We have started a series of posts that covers synthetic turf in the proffesional sports industry. To start we have choosen to focus on FIFA World Cup Soccer. The 2014 FIFA World Cup was the 20th FIFA World Cup, the tournament for the association football world championship, which took place at several venues across Brazil. Germany won the tournament, the country’s fourth title, and first since the reunification of West and East Germany in 1990, by defeating Argentina 1–0 in the final – the same result as the 1990 FIFA World Cup Final.
The tournament began on 12 June 2014 with a group stage and concluded on 13 July 2014 with the championship match. It was the second time that Brazil hosted the competition, the first being in 1950. The national teams of 31 countries advanced through qualification competitions to participate with the host nation Brazil in the final tournament. A total of 64 matches were played in 12 cities across Brazil in either new or redeveloped stadiums. For the first time at a World Cup finals, match officials used goal-line technology, as well as vanishing foam for free kicks. Synthetic turf fields were also utilized in this world cup and although it was not the first time it was an important piece of the world cup.
Specifically looking at synthetic turf applications we are happy to report that the use of synthetic surf provided the following benefits for Brazil and FIFA.
Better Longevity, Less Maintenance
Economics cannot be taken out of anything. Futbol is a costly affair; when unpredictable climatic conditions or the nature of the soil prevent scheduled matches and practices form happening or cut them short, the clubs experience losses. The players lack training and practice. This is not a scenario that the governing organization of any sport will prefer.
Synthetic turf does not pose any such problems. The grass is always going to be just right, the surface flat and smooth. Play life is going to be much longer. The durability and climatic resistance of football turf is extensively tested in the laboratory. Only when FIFA is satisfied, does it give a pitch its certification.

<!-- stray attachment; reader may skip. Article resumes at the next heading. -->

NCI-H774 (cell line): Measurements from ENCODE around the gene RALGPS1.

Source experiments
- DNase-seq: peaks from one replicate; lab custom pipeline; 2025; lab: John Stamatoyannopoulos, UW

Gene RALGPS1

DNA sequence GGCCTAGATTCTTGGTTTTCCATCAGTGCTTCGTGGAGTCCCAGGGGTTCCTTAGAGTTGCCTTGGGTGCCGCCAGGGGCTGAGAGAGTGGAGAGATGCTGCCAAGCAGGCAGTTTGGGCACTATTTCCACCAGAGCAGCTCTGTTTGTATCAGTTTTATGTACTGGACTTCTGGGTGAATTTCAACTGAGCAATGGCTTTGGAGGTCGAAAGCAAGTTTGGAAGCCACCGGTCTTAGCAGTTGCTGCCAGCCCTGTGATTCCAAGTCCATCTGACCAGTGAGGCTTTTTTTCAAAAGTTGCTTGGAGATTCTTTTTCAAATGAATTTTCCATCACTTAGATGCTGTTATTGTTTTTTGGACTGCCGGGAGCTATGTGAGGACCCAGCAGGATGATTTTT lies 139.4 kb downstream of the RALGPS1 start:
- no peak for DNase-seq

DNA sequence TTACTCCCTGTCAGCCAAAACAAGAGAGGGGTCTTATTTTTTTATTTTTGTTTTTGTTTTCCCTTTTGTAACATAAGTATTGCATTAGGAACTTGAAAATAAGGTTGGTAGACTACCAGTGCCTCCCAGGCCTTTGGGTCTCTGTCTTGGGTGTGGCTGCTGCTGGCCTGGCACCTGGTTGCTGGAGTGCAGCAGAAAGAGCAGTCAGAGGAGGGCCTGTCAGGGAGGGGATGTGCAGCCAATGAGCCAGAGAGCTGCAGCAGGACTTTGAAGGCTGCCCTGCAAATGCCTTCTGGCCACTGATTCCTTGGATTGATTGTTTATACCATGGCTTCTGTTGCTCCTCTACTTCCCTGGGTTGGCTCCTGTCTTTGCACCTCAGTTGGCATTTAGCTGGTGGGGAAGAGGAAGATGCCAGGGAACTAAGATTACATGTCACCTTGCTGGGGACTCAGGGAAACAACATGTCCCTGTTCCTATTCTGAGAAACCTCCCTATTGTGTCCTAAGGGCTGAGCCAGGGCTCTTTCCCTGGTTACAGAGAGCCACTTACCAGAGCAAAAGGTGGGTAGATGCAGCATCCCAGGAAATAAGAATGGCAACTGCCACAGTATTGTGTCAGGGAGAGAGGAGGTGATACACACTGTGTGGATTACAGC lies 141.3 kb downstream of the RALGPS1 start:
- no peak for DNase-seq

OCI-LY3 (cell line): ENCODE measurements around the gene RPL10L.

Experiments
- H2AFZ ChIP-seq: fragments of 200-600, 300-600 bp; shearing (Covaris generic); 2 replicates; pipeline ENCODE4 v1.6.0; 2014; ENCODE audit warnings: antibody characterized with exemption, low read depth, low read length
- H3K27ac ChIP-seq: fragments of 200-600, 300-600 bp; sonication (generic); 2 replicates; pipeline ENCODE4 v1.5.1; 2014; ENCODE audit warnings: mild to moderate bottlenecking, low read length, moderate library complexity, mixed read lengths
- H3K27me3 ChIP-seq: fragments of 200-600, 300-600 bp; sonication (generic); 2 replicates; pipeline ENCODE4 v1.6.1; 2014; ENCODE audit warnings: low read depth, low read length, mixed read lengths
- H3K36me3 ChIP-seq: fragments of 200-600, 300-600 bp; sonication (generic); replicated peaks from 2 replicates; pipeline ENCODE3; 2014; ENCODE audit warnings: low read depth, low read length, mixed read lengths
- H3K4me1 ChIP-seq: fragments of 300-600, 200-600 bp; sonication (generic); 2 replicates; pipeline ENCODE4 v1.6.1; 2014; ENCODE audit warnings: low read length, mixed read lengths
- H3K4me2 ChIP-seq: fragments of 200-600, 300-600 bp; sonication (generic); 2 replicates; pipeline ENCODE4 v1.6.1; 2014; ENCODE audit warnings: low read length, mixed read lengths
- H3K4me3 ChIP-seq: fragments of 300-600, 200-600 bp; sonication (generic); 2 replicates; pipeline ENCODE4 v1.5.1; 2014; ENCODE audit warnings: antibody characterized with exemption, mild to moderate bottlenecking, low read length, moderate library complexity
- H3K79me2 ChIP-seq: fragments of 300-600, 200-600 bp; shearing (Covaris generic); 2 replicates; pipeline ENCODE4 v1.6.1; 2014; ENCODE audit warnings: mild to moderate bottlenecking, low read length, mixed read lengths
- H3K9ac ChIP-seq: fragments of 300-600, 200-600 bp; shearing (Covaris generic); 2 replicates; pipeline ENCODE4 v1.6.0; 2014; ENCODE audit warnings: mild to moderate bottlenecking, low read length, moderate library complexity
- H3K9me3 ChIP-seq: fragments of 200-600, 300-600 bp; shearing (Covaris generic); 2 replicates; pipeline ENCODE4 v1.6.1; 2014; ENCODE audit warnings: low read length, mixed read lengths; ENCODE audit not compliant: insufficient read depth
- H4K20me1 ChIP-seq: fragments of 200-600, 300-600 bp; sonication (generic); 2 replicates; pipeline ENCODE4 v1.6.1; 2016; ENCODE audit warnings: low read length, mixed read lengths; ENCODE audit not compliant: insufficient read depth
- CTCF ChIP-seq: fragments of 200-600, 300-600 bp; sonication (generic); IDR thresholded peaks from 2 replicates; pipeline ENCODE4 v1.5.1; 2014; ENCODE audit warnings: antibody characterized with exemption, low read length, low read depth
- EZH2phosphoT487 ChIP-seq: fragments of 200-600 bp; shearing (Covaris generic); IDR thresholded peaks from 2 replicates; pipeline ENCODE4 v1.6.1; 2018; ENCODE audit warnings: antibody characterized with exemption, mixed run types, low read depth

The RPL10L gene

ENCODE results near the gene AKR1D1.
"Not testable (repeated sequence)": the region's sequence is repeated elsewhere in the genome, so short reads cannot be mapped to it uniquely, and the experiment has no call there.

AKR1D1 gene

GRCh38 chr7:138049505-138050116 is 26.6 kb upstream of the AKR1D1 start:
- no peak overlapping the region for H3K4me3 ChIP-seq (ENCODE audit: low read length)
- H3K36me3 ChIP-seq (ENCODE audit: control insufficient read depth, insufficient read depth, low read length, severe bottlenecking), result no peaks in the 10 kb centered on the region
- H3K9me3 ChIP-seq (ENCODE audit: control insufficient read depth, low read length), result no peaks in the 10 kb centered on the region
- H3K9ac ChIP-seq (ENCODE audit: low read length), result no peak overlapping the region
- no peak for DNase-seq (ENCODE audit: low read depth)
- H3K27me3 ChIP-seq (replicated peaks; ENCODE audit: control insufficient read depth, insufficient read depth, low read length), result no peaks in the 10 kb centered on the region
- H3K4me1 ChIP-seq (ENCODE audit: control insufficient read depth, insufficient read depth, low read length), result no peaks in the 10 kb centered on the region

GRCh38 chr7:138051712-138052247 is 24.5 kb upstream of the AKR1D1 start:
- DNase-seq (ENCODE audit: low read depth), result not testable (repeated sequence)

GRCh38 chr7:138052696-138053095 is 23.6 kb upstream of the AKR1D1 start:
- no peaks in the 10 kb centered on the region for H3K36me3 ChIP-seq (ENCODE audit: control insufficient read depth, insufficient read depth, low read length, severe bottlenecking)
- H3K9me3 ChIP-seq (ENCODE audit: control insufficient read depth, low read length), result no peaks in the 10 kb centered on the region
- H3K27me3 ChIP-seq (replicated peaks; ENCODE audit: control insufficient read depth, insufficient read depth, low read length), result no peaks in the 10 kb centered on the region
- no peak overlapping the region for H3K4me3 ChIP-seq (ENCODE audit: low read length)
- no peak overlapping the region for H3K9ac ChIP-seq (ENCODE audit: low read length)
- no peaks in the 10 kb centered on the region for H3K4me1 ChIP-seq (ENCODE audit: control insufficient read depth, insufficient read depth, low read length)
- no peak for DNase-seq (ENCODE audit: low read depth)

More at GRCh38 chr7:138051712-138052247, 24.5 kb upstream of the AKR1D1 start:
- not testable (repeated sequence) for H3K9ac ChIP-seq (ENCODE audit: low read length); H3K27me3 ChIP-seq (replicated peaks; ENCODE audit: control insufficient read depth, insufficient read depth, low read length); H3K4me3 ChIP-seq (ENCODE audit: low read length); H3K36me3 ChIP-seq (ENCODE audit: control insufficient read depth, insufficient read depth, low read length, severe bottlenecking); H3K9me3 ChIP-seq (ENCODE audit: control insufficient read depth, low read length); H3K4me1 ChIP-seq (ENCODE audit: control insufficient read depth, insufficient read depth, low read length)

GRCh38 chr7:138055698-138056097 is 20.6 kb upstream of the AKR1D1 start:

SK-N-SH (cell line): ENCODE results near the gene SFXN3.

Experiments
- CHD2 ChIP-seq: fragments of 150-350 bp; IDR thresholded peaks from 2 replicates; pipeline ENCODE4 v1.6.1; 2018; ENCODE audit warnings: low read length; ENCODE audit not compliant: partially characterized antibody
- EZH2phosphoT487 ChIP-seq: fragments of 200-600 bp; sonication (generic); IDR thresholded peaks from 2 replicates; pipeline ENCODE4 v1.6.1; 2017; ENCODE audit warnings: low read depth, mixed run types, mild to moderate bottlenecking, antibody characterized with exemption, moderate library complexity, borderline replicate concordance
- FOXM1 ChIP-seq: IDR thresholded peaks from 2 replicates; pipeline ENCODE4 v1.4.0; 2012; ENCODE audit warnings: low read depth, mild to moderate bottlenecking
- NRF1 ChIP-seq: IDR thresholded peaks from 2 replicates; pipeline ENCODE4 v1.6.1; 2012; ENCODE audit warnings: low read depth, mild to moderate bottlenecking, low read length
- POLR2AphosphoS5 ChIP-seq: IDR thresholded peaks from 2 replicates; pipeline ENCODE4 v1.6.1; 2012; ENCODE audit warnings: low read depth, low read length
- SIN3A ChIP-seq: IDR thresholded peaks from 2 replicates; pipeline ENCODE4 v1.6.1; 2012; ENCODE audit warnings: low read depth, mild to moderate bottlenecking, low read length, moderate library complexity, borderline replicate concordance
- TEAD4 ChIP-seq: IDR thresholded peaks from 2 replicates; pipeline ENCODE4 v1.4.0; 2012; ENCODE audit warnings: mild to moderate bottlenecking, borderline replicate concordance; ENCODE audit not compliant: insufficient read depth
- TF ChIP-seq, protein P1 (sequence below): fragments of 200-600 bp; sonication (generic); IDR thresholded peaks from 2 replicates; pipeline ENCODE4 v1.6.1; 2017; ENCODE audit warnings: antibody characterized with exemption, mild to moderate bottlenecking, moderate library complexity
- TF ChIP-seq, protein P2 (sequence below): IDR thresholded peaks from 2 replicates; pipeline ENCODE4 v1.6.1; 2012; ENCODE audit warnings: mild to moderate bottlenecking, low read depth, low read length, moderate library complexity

A FIFA certified pitch automatically guarantees longevity. You can use it all the time with very little maintenance. No mowing, cutting, edging and all of that. Besides, natural grass pitches are bound to wear and tear.
The restoring of a pitch takes a lot of time, effort and money. It works out as a costly affair. Synthetic pitches on the other hand, especially those that are FIFA-certified, have undergone rigorous laboratory and field testing for features like ball roll and rebound, abrasion and traction rate at ball-surface interaction and player-surface interaction, deformation, energy restitution, and shock absorption. So despite long and excessive use they become resistant to wear and tear. Therefore, they give a good return on investment and prove profitable.
Higher Levels of Safety
Artificial turf was used in professional football for the first time in the 1980s in a few England clubs but soon found itself out of favor because of the injuries it was believed to have caused the players. The hardness of the artificial turf was blamed for the higher number of increasingly severe injuries sustained by the players.
It took a lot of technological improvement and development to finally design an artificial football turf that was as safe for players as natural grass. Finally, FIFA’s study and analysis of the U-17 championship in Peru in 2005 concluded that both natural and artificial grass cause the same number and extent of injuries to the players.
Today FIFA and the IATS (International Artificial Turf Standards) have stringent safety criteria in place for artificial football turfs to be considered world class. Football grounds made of synthetic grass are now designed keeping the players’ safety in mind. This step by football turf manufactures has increased its popularity immensely. Indoor sports centers and international stadiums are looking at artificial football turf as a viable alternative to natural grass grounds.